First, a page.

Friday, September 5, 2008

Optimal Paper Length

Before I came to CU and joined the research group of Dr. Juri Toomre I asked a lot of questions about the group - what's the work load like? what's the average time to thesis? Do grad students get to travel? What's the funding situation? One question I didn't even think to ask at the time was "How long are the group's papers on average?" The answer: really long. For example, the senior grad student in our group, Ben Brown, just published his first first-author paper which came in at a whopping 19 pages. Basically, in our group, each grad student publishes only 2-3 first author papers but each one is ~20 pages in length.

This has spurred a discussion of whether it is better to publish more shorter papers or fewer larger papers. Here are the pros and cons of both approaches:
Long Papers
  • Longer papers tend to have more impact and get more citations
  • Fewer longer papers leads to less hassle with referees and editors
  • Longer papers require more time before the first paper is published
  • Longer papers suffer from the "deal with everything in one shot" problem where people think that you should address the entire universe in your paper (since you already have so much in there, what's a little more?).
Short Papers
  • More short papers increase your name recognition and give the feeling that your group is a highly productive research group
  • Longer lists of papers on CV always look good
  • Many short papers can give the impression that you are trying to cheat the system, especially if all of your papers cite all of your other papers
  • Short papers are often less thorough in addressing all potential problems with their conclusions, this leading to "paper wars" when misunderstandings arise
This debate has been interesting, but it was often based on purely anecdotal evidence. However today on, a paper by Krzysztof Zbigniew Stanek (a name with an incredible number of consonants if you ask me) provided some data to the discussion. You can find his paper here.

Stanek took all of the journal articles published in the 4 leading astronomy/astrophysics journals from 2000 through 2004 and found all of their lengths and citations. He has various plots in his paper, but the one that I found most useful is shown below.
Since this is about astrophysical papers, it's only fitting to use a log-log plot with the number of citations per page on the y-axis and the number of pages on the x-axis. If we ignore the bump that comes in at around 3 to 4 pages (which corresponds to Astrophysical Journal Letters - the equivalent of Physical Review Letters), then there is a range between 6 and 40 pages where the data show that, on average, it does not matter if you publish more shorter papers or fewer longer papers in terms of citations. And if citations are a measure of impact in your field (as most job searches assume they are) then going short or long doesn't have any impact. Of course if you can get a ApJ or PhysRev Letter go for it, but otherwise the citations are a wash.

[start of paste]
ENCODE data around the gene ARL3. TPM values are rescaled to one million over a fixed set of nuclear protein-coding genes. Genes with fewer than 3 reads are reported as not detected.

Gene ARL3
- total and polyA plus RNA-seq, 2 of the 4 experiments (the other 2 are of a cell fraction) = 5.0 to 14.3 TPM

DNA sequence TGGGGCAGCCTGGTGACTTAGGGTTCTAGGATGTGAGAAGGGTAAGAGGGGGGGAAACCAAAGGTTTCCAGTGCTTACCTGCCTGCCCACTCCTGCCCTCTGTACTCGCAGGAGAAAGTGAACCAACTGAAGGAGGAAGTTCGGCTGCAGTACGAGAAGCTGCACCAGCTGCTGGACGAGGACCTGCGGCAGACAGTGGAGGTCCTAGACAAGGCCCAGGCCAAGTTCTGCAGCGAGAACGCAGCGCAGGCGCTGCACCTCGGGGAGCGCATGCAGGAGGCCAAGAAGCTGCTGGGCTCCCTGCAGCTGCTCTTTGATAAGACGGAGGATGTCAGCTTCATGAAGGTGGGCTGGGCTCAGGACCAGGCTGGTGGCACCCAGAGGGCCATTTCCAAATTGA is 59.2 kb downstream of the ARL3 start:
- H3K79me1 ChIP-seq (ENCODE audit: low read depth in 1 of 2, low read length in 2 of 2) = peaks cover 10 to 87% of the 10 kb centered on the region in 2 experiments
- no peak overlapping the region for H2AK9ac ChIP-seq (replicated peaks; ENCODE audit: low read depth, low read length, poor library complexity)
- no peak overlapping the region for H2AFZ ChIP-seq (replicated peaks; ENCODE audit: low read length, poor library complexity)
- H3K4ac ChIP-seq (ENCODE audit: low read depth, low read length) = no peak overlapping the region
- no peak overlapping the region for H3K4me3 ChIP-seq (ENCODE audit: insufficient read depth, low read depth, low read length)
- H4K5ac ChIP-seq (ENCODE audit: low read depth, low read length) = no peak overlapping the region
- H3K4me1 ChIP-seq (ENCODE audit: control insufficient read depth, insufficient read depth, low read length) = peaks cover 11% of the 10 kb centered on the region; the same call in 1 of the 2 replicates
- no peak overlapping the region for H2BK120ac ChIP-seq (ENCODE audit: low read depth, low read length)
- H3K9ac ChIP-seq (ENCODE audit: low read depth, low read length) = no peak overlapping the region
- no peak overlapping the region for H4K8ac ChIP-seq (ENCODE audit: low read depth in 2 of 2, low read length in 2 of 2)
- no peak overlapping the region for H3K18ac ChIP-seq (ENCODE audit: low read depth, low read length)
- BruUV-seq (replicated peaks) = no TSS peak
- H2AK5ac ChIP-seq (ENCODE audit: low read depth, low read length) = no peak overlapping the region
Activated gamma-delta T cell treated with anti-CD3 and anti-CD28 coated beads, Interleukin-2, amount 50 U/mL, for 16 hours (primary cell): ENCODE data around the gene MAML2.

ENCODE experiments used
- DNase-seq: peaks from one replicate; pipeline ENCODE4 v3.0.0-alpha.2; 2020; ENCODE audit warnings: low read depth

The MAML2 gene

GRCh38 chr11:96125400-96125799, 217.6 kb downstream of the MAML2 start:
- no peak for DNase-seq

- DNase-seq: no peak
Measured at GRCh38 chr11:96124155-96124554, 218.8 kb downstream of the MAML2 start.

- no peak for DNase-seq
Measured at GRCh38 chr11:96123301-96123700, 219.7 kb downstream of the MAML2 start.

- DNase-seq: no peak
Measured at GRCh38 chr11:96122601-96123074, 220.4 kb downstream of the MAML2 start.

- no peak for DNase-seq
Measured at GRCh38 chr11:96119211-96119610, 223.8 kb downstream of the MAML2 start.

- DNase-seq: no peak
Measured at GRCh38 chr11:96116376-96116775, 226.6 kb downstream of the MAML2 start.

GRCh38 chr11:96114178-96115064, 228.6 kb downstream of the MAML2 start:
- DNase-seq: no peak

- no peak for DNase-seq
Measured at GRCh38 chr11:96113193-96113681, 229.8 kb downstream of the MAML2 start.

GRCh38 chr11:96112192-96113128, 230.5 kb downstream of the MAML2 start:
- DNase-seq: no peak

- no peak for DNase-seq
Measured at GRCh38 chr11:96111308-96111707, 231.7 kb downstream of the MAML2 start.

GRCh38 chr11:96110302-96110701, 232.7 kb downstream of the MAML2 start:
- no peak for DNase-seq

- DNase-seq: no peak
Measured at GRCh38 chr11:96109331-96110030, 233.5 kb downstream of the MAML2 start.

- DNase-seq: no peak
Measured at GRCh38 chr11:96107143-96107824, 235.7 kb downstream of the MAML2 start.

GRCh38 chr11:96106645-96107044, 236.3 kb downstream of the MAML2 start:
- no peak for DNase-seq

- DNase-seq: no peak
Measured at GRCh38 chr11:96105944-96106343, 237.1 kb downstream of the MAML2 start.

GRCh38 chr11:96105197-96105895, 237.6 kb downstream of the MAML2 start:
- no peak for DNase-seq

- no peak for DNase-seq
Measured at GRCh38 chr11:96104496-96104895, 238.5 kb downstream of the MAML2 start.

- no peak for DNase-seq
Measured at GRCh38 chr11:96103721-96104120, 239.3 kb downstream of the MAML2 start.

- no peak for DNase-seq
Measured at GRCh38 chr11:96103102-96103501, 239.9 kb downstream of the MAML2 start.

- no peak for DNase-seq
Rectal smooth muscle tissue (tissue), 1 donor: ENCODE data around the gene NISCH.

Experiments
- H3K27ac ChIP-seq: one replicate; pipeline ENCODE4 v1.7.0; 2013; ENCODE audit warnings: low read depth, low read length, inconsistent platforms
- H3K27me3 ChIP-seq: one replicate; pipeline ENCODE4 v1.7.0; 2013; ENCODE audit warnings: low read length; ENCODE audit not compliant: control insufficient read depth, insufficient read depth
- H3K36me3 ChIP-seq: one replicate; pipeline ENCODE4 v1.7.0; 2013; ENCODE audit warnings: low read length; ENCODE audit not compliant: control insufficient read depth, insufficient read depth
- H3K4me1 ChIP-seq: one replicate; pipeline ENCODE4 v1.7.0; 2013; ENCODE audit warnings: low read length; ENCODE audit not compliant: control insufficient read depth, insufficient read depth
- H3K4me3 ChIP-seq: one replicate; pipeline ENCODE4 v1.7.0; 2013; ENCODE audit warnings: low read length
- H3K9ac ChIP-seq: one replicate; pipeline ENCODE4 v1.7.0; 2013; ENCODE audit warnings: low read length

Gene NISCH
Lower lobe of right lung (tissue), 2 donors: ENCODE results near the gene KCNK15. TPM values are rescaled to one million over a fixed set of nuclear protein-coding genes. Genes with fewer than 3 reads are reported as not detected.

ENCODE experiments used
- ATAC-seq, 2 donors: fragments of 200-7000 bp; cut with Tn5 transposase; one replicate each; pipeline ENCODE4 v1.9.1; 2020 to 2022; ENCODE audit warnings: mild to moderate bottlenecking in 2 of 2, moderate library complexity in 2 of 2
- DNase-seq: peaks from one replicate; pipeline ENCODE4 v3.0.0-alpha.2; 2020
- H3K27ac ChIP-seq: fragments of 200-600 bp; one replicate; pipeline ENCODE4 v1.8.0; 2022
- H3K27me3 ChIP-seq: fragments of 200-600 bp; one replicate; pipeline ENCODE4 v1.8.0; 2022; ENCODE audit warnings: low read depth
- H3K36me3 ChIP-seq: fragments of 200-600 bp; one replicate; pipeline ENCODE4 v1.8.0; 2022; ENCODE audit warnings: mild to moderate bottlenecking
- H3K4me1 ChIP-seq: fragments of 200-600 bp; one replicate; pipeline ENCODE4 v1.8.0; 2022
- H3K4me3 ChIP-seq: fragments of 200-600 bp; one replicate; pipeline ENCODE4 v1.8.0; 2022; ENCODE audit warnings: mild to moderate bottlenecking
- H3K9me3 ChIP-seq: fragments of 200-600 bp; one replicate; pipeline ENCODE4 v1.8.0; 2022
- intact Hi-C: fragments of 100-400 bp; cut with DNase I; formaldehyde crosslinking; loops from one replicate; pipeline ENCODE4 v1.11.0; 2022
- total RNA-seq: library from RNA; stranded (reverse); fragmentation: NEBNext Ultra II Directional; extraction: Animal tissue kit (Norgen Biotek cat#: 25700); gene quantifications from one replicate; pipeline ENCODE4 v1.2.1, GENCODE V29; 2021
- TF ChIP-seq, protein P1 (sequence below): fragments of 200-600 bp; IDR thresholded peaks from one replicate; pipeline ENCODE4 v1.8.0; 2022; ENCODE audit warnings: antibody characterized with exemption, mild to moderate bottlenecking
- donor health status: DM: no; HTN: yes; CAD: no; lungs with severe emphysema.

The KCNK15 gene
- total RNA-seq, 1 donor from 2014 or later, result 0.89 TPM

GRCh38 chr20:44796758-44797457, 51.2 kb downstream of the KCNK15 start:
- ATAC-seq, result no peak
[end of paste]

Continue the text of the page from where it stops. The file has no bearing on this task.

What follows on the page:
So the important point is to publish - long, short, or medium length doesn't really matter.


  1. So from what I gather from the study is that at the beginning of your career it does not matter how long the papers are (unless they are ridiculously short) but what matters most is the number of papers published. So I think it would be best to publish two 10 page papers rather than one 20 page paper (unless you have something really good that will be cited a lot through out your career).

    But at some point during your career you need to publish one or more papers that will be cited fairly heavily (the sooner the better) so that you can establish some recognition. So at some point in your career, the number of papers published is no longer relevant, but how much of an impact they have. There is one professor here that has published several papers (+70), and is still publishing, but the problem is he is not publishing anything especially citeworthy (that is more than normal). So he is not known for anything in particular, just for publishing papers that no one bothers to read.

    So while the number of published papers may be useful when you are fist starting, at some point it becomes more important to publish very influential papers rather than a lot of them.

  2. This is a good question but I don't have a definite answer.

    I think the length depends on what the paper is on. If the idea can be explained in a short paper the paper should be short. If it takes a lot of pages. then make it long.

    Personally I don't think "how long" a paper should be has crossed my mind. I was just going to write it up and how long it is is how long it is.

    But, maybe it should be something I am concerned with. I mean, if I am writing a PRL there are constraints and if I find my paper is becoming a dissertation I probably need to break it up, but assuming I have one important idea or result, I'll type it up and whatever it comes out to be I'll go with it.

    As to citations, I think the highest cited papers will be those written at the best length to properly go over the idea.


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